Probability Seminar - Jamie Mingo (Queen's University)

Tuesday, February 13th, 2018

Time: 3:30-5:00 p.m.  Place: Jeffery Hall 319

Speaker: Jamie Mingo (Queen's University)

Title: The Infinitesimal Law of the GOE, Part II

Abstract:  If $X_N$ is the $N \times N$ Gaussian Orthogonal Enemble (GOE) of random matrices, we can expand $\mathrm{E}(\mathrm{tr}(X_N^n))$ as a polynomial in $1/N$, often called a genus expansion. Following the celebrated formula of Harer and Zagier for the GUE, Ledoux (2009) found a five term recurrence for the coefficients of $\mathrm{E}(\mathrm{tr}(X_N^n))$. We show that the coefficient of $1/N$ counts the number of non-crossing annular pairings of a certain type.

Our method is quite elementary. A similar formula holds for the Wishart ensemble. This identification is related to the theory of infinitesimal freeness of Belinschi and Shlyakhtenko.

Free Probability and Random Matrices Seminar Webpage:

Department Colloquium - Brad Rodgers (University of Michigan)

Brad Rodgers, University of Michigan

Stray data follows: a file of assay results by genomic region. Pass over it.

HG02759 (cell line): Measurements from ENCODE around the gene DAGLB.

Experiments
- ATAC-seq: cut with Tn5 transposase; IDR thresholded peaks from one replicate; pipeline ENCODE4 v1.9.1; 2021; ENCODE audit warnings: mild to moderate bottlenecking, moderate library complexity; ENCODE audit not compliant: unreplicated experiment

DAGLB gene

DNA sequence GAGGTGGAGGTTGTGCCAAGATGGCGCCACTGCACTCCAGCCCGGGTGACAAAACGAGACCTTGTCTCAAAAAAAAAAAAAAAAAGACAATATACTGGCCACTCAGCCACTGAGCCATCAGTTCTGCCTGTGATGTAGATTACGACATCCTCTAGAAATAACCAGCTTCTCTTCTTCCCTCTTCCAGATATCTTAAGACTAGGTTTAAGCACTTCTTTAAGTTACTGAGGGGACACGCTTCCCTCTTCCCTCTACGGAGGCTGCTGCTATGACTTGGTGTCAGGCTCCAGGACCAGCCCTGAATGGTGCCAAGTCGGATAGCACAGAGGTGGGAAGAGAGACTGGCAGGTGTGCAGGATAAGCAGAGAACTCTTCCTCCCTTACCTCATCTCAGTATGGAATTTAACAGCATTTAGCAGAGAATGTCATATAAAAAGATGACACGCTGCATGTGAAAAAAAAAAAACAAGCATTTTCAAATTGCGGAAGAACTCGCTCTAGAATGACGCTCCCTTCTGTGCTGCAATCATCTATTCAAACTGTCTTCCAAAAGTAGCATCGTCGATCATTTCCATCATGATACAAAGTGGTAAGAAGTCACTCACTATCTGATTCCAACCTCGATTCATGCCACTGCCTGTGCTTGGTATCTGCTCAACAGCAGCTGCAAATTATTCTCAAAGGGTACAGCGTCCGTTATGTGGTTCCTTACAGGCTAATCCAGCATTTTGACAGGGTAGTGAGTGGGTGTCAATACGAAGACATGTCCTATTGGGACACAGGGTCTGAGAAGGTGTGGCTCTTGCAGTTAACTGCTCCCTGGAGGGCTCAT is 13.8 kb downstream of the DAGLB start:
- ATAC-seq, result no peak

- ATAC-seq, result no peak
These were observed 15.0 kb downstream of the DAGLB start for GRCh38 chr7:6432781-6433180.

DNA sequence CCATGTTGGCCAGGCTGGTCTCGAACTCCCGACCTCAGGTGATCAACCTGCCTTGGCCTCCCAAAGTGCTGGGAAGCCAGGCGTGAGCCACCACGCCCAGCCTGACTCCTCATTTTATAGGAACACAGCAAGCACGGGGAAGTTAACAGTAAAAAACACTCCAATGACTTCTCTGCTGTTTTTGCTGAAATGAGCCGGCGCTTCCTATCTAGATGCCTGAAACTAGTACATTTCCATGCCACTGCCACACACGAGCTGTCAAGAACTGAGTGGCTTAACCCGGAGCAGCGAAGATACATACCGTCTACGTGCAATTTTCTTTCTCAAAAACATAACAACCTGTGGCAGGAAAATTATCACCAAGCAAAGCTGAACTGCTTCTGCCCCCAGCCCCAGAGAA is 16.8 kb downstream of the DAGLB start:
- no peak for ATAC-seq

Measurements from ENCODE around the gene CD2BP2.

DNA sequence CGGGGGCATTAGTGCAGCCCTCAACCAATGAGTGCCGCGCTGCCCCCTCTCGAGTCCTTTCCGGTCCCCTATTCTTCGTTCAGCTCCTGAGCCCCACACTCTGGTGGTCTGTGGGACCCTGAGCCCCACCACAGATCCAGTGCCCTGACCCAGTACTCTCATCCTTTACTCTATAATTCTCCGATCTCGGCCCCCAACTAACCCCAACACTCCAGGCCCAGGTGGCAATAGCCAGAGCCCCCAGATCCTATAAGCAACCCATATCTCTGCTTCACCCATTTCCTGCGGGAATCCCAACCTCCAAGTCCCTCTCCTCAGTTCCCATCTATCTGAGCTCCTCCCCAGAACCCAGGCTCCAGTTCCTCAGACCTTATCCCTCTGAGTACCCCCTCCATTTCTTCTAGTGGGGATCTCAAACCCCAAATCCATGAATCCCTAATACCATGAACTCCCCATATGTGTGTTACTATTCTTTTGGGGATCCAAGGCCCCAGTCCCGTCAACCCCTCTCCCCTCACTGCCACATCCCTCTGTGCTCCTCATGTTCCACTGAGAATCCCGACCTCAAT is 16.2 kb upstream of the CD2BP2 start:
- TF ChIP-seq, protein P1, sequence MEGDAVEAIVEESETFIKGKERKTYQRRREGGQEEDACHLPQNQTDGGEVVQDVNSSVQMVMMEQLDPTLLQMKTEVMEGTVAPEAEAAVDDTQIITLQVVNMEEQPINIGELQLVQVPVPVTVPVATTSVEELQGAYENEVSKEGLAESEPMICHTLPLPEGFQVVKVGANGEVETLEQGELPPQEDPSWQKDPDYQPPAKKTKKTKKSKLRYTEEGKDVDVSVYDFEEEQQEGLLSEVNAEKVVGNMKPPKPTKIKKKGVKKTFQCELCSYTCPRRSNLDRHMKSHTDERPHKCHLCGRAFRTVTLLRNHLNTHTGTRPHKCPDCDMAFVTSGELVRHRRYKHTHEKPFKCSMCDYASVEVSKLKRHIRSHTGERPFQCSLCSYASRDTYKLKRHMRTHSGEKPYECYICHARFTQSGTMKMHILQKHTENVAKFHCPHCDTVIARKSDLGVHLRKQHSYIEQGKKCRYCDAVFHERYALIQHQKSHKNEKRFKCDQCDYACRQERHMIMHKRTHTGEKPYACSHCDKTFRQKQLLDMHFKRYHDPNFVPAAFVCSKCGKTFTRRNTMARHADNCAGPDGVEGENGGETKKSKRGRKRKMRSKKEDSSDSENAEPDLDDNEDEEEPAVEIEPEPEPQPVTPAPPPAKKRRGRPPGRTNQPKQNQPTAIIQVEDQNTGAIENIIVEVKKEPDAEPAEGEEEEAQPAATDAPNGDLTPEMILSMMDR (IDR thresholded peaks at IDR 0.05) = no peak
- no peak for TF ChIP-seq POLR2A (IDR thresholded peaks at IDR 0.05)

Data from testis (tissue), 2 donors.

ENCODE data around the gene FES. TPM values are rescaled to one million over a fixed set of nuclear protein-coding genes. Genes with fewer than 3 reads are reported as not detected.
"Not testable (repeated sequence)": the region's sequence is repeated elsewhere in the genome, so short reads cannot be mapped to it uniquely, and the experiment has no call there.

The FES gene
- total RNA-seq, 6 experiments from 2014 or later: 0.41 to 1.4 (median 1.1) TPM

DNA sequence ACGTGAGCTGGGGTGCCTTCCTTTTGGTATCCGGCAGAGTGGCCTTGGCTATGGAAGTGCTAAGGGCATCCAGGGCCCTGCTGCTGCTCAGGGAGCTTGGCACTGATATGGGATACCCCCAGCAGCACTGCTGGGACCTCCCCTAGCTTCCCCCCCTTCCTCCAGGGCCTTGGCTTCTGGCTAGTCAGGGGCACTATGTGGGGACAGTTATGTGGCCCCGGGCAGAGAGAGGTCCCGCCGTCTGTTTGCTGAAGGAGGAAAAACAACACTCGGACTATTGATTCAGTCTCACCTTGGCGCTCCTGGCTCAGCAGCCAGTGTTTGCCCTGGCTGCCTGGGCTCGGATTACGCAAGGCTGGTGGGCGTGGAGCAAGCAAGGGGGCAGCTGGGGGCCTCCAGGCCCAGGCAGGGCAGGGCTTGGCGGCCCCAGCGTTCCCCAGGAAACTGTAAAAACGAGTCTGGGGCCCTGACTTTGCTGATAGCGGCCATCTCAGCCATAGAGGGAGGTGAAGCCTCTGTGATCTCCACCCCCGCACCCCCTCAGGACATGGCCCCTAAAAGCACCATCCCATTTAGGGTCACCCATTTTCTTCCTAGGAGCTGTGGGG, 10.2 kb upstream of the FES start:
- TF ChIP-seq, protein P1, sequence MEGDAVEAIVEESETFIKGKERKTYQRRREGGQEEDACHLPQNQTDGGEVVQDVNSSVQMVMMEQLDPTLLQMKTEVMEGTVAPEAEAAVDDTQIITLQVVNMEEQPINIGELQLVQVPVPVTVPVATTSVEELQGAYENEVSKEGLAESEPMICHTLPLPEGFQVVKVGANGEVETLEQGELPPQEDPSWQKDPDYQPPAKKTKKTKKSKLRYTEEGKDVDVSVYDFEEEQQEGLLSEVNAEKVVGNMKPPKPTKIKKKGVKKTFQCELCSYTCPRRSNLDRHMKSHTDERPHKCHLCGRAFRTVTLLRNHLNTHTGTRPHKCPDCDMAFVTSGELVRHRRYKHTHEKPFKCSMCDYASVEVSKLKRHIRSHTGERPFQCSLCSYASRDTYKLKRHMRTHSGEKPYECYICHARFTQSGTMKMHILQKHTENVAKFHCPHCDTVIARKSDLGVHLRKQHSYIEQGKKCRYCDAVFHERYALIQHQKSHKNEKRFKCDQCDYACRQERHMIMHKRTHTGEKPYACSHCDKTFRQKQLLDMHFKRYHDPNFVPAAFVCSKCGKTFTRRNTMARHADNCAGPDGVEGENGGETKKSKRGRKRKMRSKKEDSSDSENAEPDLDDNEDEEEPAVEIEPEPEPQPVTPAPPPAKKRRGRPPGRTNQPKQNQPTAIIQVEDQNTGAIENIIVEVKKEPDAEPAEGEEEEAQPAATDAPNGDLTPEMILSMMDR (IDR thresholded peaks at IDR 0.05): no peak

Monday, February 12th, 2018

Time: 4:30 p.m.  Place: Jeffery Hall 234

Speaker: Brad Rodgers, University of Michigan

Title: Some Applications of Random Matrix Theory to Analytic Number Theory

Abstract: In this talk I'll survey some of the ways that ideas originating from the study of random matrices have had an impact on analytic number theory. I hope to discuss in particular: 1) the statistical spacing of zeros of the Riemann zeta function, and what this spacing has to say about arithmetic, 2) a resolution of conjectures of Saari and Montgomery about the distribution of Rudin-Shapiro polynomials, using a connection to random walks on compact groups, and 3) recent work on the de Bruijn-Newman constant; de Bruijn showed that the Riemann hypothesis is equivalent to the claim that this constant is less than or equal to 0, and I will describe recent work showing the constant is greater than or equal to 0, conrming a conjecture of Newman. This includes joint work with J. Keating, E. Roditty-Gershon, and Z. Rudnick; and with T. Tao.